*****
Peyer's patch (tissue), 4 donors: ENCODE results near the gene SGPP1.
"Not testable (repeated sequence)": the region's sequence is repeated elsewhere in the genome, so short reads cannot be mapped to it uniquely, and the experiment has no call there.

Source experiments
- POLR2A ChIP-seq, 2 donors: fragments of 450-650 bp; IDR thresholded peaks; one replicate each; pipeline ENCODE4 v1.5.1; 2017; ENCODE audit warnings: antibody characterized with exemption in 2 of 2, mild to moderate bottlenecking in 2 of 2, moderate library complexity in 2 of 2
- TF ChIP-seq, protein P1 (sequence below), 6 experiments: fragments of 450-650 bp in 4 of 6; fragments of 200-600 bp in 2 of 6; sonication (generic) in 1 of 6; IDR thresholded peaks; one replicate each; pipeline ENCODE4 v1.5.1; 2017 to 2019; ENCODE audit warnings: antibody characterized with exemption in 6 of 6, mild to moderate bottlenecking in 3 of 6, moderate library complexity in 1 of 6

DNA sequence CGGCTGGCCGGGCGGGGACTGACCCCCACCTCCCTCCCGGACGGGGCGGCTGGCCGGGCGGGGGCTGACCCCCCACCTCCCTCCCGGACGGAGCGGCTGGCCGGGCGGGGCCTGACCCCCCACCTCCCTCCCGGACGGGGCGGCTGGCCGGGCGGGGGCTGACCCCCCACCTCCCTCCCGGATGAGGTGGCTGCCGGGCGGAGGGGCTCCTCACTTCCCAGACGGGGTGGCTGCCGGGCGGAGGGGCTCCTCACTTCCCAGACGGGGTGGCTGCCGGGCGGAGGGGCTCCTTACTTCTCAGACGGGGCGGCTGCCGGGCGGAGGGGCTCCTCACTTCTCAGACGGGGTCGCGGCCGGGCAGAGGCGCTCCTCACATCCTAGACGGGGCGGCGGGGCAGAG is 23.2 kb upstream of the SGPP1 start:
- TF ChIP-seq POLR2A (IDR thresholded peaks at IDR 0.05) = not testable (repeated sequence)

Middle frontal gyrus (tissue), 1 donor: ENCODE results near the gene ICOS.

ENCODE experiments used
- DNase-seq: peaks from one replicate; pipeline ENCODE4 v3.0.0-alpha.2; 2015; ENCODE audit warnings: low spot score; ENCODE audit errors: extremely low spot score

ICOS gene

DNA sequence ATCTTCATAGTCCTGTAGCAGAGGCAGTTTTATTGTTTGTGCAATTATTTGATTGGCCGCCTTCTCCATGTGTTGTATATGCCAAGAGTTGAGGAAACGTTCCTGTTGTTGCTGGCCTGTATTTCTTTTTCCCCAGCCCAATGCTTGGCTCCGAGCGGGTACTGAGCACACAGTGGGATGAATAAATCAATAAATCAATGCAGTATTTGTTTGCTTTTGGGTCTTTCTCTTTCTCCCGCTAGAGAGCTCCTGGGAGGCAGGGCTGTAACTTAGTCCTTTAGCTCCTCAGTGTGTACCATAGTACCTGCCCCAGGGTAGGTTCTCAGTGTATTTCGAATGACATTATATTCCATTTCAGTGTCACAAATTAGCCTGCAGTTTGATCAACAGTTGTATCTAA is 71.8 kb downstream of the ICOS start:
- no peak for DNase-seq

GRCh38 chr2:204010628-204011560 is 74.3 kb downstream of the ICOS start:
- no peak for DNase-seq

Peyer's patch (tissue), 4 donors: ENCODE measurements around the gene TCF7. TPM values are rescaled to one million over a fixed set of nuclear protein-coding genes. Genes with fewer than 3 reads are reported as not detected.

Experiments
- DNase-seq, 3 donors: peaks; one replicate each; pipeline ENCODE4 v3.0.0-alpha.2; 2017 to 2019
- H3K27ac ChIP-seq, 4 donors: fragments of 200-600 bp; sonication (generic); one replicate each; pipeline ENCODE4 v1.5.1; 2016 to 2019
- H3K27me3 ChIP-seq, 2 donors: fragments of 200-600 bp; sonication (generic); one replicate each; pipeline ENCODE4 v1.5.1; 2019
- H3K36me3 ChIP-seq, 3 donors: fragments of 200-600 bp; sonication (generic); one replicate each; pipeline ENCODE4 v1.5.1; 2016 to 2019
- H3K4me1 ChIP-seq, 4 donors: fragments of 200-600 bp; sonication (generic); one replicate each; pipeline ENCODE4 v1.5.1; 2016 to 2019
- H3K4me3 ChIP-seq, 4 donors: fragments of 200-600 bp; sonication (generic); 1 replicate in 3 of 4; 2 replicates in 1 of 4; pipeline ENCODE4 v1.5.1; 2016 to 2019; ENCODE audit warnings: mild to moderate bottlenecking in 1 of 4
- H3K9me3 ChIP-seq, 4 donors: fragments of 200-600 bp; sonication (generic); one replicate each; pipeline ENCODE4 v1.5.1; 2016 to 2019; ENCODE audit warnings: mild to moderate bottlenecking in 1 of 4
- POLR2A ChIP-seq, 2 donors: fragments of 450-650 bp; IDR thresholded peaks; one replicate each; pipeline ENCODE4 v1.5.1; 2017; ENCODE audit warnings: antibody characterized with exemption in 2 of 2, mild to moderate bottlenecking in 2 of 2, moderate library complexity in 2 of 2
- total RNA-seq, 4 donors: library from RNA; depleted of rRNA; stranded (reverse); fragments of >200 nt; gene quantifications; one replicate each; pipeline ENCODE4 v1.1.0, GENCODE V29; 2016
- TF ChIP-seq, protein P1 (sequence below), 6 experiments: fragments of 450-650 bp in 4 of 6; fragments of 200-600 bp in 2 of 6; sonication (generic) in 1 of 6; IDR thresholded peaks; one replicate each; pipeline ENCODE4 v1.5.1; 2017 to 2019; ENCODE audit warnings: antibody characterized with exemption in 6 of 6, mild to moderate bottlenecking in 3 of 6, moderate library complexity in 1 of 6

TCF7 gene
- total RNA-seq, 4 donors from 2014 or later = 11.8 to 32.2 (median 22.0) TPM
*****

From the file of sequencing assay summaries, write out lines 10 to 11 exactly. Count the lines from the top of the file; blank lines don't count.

- DNase-seq: peaks from one replicate; pipeline ENCODE4 v3.0.0-alpha.2; 2015; ENCODE audit warnings: low spot score; ENCODE audit errors: extremely low spot score

ICOS gene